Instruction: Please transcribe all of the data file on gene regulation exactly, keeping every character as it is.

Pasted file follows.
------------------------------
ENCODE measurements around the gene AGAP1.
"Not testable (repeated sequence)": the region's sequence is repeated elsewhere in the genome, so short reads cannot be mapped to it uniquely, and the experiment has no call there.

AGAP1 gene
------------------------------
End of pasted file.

ENCODE measurements around the gene AGAP1.
"Not testable (repeated sequence)": the region's sequence is repeated elsewhere in the genome, so short reads cannot be mapped to it uniquely, and the experiment has no call there.

AGAP1 gene